Tag Archives: United States Signal Corps

Alpine, New Jersey–My Recent Visit…


W2XMN–Armstrong’s original transmitter building built in 1937, 2010 November 6
W2XMN–Interior of building, 2010 November 6


I had the great pleasure of venturing out to Alpine, New Jersey this past Saturday. I was honored to receive an invitation from Dave Amundsen, the Director of Engineering for CSC Management (the organization who presently owns the Alpine site), to celebrate the 75th anniversary of Major Armstrong’s public demonstration of FM in 1935, through a live radio broadcast.

To be able to stand in close proximity to the original Armstrong tower was truly an incredible experience, and the engaging conversations with the many radio hams in attendance was priceless.

Steve Hemphill was kind enough to serve as a tour guide through the multitude of apparatus, including the one used to transmit the anniversary broadcast. Steve personally built a replica of Armstrong’s 42.8 Mhz FM transmitter, and has lent his helping hand to restore a variety of other instruments on the Alpine site.

The GE BT-1-B 250 watt FM broadcast transmitter that resembles an old refrigerator (photographs immediately below) is Steve’s handiwork. He purchased the GE 250 watt transmitter off Ebay back in August 2002 and refurbished it back to its original shiny and functioning glory.

GE 250 watt transmitter, 2010 November 6
Steve Hemphill with the GE 250 watt transmitter, 2010 November 6








I posted some photographs of the back interior of the GE transmitter to illuminate the amount of work involved in this project. You will see all new wiring–really quite incredible!

GE 250 watt transmitter–backside interior view, 2010 November 6
GE 250 watt transmitter–backside interior view, 2010 November 6










This particular GE transmitter originally belonged to WAVE-FM in the late 1940s and was subsequently sold to the Louisville Free Public Library for use as their transmitter at WFPL-FM, sometime in the 1950s. In 1950, public radio made its debut with WFPL when the Louisville Free Public Library became the first library in the country to obtain a radio license. They started broadcasting using a GE model BT-11-B transmitter (10 watt unit), later upgrading to the model seen here.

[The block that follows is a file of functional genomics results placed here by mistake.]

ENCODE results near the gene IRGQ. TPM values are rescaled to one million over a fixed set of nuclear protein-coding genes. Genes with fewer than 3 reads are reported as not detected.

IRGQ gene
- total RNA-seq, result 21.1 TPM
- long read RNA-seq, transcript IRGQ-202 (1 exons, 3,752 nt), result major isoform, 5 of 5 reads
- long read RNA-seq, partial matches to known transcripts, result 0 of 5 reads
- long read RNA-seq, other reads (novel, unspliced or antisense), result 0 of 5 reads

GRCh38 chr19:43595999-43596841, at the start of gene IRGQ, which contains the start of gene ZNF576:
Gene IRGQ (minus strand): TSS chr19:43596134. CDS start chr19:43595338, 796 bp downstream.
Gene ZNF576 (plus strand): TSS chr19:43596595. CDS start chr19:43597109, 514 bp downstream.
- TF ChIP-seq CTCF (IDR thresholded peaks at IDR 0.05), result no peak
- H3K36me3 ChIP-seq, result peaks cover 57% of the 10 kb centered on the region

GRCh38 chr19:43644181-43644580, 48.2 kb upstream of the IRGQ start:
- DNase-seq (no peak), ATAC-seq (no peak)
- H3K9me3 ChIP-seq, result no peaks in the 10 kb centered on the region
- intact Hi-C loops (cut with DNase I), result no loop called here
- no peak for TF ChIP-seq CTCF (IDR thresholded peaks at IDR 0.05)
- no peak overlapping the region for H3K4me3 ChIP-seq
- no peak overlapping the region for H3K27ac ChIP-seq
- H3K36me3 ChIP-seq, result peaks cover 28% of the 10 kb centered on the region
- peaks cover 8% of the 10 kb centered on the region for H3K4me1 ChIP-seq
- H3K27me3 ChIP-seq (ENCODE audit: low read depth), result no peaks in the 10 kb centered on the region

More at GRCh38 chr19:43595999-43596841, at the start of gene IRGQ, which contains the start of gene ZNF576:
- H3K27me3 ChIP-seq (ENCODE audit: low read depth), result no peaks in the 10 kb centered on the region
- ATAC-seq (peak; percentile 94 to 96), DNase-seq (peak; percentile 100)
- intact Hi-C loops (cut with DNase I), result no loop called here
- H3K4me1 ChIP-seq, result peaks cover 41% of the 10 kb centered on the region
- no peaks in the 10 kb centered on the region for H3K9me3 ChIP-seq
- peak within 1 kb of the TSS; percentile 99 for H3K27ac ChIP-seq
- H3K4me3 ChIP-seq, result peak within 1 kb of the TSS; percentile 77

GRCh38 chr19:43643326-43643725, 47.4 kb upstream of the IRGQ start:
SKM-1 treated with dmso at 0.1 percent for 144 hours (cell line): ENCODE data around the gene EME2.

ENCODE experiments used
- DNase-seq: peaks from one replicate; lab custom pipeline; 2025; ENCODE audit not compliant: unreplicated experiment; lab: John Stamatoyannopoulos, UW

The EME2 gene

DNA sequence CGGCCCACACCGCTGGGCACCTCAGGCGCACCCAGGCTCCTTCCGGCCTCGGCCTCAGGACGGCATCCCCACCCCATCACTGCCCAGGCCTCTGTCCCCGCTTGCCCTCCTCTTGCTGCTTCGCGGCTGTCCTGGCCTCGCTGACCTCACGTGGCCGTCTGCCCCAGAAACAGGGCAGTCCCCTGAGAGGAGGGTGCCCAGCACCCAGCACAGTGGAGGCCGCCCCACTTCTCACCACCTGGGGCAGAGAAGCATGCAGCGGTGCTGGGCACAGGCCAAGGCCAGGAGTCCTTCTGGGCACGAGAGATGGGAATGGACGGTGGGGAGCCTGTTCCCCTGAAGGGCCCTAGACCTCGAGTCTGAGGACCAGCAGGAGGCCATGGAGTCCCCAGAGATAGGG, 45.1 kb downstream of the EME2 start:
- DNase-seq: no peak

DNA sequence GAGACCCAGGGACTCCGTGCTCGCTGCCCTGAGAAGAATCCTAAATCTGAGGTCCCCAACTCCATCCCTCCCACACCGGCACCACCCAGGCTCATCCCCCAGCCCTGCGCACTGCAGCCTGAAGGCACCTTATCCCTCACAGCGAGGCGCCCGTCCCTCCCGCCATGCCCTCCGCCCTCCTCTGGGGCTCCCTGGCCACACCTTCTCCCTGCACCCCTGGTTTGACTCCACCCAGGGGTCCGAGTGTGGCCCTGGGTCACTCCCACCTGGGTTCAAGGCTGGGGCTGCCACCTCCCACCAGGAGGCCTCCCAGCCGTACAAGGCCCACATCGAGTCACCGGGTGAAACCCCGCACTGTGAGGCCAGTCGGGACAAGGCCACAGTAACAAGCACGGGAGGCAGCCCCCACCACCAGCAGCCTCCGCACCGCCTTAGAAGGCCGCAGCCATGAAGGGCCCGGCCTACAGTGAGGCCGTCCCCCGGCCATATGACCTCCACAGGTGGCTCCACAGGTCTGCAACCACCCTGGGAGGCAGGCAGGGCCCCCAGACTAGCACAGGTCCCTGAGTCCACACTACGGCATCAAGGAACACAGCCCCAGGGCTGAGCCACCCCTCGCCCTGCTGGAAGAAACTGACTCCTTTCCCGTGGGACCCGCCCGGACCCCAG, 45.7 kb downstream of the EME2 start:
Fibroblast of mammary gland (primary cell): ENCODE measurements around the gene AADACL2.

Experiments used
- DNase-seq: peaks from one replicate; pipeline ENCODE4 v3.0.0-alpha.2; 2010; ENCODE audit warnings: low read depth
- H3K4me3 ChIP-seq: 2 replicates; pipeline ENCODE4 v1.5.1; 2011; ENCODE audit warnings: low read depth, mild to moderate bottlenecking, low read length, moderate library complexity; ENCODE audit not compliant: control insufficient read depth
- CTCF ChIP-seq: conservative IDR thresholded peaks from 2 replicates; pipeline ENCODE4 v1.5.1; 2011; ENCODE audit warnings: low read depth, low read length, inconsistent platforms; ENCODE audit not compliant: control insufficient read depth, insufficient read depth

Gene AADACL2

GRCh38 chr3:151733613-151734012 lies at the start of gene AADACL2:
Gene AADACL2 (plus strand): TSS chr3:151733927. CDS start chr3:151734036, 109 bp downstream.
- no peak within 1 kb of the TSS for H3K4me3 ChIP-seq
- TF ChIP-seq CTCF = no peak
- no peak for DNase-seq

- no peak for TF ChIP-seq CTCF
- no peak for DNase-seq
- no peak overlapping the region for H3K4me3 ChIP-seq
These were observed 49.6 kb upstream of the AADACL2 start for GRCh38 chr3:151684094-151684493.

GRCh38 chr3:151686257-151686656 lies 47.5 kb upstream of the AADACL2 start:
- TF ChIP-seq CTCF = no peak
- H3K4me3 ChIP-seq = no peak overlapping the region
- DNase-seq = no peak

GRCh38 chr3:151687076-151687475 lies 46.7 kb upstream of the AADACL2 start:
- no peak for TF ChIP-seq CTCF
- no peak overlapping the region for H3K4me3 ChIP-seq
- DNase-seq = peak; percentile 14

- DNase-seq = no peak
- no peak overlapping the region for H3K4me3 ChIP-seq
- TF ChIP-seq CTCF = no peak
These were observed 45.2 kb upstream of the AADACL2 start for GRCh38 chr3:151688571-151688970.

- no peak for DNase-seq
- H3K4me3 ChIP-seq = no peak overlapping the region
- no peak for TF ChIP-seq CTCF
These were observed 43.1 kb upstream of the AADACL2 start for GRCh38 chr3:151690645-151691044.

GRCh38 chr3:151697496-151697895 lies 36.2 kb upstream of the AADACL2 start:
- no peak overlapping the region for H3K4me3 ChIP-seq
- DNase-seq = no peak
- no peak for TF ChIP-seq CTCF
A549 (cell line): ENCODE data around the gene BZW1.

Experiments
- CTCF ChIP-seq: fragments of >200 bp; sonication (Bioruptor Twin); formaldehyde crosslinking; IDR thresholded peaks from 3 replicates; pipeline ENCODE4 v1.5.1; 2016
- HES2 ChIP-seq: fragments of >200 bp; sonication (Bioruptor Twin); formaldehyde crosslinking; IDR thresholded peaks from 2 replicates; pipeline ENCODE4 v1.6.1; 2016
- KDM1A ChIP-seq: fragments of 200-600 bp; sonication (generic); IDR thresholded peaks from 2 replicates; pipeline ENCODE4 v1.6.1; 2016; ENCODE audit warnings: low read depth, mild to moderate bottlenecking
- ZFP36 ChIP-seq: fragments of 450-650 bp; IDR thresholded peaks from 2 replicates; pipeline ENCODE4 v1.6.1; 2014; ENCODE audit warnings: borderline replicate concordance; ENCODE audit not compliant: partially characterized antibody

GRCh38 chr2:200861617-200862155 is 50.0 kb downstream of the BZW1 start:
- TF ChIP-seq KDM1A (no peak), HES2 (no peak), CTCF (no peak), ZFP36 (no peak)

GE 250 watt transmitter–backside with "City of Louisville" tag, 2010 November 6


Armstrong’s tower stands as it did decades ago. The bottom of the tower has changed with the construction of a building that serves to house most of the apparatus.

Armstrong Tower, 2010 November 6
Armstrong Tower, 2010 November 6


Armstrong Tower, 2010 November 6







During World War II, Armstrong carried out contract work for the Signal Corps. The tower built for his work on radar still stands (photographs below), albeit with some modifications.

Radar Tower, 2010 November 6
Radar Tower, 2010 November 6







The W2XMN building contains a small museum housing various communications equipment. The photographs below are all from the museum.

Prototype of 30 KHz FM side-channel Multiplex Receiver, 2010 November 6
Prototype of 30KHz FM side-channel Multiplex Receiver, 2010 November 6






The 30 KHz FM side-channel multiplex receiver (photographs above), is a prototype of the receiver designed by John Bose in 1953. The receiver is described in detail in US Patent 2,835,803, issued to Bose in 1958 May 20.